Glaciers are melting, oceans are rising, and the male population is dwindling as temperatures continue to increase—at least in Japan, a new study shows.
In the journal Fertility and Sterility, Japanese researchers found that in the hottest recorded summer, 2010, there was a dramatic increase in female births, whereas the coldest winter, 2011, produced more baby boys. This correlation in climate and gender fluctuations is still far too preliminary to construe as fact, but further studies have also shown that extreme outside stresses tend to favor girls: male fetuses are especially vulnerable when the mother experiences air pollution, chemical exposure, and extraordinary stresses, such as war or economic hardships.
Denmark also experienced a decline in male population from 1951 to 1995, presumably due to environmental hazards. Another study looked at the famine in China during the Great Leap Forward (1959-1961) and found that women were more likely to give birth to girls in those turbulent years. It’s worth bearing in mind, however, that these connections could be arbitrary, with scientists potentially examining narrow windows in history that conveniently encourage this evidence. Still, a Swedish study provides more support that women thrive in natural selection, saying that mothers’ bodies are evolutionarily programmed to give birth to girls, in addition to affirming the link between girls and rising temperatures.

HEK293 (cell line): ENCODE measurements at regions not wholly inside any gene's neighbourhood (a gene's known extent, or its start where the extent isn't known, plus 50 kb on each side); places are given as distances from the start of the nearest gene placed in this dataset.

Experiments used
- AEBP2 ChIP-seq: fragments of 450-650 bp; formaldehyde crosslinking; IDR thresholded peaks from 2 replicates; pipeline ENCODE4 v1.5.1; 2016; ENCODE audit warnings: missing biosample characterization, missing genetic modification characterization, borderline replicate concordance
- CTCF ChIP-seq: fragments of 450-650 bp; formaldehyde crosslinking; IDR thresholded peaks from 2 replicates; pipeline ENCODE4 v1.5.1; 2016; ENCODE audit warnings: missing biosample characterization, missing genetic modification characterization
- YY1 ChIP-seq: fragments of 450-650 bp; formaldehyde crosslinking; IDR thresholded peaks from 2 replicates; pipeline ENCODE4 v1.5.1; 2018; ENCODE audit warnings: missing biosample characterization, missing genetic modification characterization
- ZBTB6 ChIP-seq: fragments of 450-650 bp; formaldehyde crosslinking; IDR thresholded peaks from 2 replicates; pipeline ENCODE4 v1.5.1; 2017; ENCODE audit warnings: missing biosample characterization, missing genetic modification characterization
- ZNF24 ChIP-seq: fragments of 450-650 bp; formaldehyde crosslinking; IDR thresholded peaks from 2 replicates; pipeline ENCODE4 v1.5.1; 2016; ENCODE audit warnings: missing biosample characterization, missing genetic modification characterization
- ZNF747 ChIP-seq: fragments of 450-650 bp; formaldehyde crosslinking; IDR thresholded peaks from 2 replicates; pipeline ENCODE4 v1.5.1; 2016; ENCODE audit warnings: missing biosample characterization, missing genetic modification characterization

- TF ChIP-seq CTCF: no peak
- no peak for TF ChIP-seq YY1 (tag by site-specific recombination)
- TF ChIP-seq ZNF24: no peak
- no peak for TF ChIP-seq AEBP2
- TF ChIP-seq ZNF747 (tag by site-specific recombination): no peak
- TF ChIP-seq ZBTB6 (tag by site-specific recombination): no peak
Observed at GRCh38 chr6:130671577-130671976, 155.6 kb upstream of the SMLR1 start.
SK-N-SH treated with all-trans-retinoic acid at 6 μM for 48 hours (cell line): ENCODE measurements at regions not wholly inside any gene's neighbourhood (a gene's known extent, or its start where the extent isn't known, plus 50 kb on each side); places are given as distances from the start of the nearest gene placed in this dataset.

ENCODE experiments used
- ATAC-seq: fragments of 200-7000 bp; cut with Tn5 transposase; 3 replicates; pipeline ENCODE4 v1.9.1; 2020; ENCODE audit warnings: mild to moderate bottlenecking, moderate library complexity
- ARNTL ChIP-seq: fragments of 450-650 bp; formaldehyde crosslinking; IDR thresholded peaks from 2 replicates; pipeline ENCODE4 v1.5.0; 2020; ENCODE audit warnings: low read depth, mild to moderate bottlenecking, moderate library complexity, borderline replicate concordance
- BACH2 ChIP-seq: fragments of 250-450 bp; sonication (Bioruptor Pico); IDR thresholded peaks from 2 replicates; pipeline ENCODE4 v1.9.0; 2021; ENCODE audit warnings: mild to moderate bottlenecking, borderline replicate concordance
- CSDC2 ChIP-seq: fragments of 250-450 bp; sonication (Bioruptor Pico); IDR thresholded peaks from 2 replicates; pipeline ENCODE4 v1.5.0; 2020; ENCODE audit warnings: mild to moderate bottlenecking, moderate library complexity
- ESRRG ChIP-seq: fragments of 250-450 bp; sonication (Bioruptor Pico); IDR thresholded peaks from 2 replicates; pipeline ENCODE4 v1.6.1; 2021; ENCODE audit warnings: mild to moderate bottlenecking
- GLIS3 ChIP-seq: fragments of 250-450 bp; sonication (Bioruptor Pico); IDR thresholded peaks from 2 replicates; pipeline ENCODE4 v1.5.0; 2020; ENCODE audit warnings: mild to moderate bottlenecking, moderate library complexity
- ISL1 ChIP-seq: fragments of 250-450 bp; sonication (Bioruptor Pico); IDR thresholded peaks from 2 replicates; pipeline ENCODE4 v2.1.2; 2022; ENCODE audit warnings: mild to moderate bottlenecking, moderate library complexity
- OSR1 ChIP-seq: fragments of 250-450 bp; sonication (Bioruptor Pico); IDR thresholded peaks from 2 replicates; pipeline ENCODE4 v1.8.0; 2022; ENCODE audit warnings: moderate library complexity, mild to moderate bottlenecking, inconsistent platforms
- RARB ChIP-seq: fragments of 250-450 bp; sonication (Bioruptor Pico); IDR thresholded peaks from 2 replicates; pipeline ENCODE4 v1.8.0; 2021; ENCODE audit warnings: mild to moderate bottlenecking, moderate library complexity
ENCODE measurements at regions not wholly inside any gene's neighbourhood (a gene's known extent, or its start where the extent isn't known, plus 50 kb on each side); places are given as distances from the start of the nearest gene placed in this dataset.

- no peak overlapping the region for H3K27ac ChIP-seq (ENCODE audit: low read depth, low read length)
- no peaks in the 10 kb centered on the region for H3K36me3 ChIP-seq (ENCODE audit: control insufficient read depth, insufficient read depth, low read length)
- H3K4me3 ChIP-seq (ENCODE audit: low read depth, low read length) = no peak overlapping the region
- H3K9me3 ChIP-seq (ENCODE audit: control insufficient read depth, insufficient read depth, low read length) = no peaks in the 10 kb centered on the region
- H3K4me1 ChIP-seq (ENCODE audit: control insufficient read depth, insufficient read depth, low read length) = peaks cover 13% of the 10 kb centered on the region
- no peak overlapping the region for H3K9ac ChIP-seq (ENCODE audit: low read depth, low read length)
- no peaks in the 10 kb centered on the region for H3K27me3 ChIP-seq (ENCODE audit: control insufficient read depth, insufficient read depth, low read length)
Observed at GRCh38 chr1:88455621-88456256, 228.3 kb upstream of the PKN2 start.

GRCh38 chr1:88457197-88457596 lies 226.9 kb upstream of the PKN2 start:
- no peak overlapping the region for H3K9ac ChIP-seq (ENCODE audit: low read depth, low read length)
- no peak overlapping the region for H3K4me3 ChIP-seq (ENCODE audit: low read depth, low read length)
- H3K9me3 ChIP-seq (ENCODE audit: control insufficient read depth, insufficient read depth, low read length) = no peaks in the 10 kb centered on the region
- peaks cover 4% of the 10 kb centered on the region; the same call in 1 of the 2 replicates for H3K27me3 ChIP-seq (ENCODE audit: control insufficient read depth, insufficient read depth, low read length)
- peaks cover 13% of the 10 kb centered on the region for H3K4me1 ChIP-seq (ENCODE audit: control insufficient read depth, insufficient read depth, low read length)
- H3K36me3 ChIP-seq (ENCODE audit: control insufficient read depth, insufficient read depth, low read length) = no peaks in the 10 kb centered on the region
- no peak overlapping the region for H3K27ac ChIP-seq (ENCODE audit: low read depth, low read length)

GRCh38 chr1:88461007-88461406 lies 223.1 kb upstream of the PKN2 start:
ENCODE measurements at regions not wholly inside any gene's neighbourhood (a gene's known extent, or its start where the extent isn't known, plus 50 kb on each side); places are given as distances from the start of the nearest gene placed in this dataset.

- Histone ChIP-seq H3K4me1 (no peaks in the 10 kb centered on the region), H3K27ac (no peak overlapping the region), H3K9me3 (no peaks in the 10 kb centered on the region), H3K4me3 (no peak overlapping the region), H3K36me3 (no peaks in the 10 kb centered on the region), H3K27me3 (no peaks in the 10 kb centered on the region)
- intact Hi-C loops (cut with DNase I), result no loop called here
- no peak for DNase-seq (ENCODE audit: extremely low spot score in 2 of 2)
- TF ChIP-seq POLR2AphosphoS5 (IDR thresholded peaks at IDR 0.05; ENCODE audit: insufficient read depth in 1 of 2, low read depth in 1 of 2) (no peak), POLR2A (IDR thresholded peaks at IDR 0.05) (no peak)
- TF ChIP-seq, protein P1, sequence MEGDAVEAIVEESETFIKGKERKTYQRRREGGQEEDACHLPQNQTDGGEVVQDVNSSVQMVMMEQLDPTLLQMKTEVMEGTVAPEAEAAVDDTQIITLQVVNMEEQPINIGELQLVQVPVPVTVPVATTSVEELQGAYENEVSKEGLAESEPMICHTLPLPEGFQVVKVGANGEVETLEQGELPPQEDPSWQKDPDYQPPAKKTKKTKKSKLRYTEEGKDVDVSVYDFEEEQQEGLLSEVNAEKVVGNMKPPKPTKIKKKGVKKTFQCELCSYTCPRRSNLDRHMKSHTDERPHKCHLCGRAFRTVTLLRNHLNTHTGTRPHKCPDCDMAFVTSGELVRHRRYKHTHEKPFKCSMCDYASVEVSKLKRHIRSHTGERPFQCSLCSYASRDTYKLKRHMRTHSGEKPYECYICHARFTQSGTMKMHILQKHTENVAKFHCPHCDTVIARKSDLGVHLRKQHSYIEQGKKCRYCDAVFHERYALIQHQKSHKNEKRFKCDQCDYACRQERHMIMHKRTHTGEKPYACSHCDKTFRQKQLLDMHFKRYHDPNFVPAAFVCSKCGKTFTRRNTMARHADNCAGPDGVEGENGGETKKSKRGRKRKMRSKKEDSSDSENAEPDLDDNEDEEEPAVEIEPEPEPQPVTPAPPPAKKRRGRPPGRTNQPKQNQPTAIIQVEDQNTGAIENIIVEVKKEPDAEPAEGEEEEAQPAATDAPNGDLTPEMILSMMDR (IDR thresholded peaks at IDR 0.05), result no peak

Data from Finland and New Zealand did not show consistent connections between climate change and the death of male fetuses, although neither country experiences extreme temperature shifts like Japan. Japan has also warmed at a greater rate than the global average throughout the last century. Still, anthropologists would like to see how this data would fare in developing countries, where amenities that affect temperature changes—shelter, air conditioning, central heating—aren’t as prevalent.
National Geographic explains the basic principles of global warming in this video:
Image by Anthony J, licensed under Creative Commons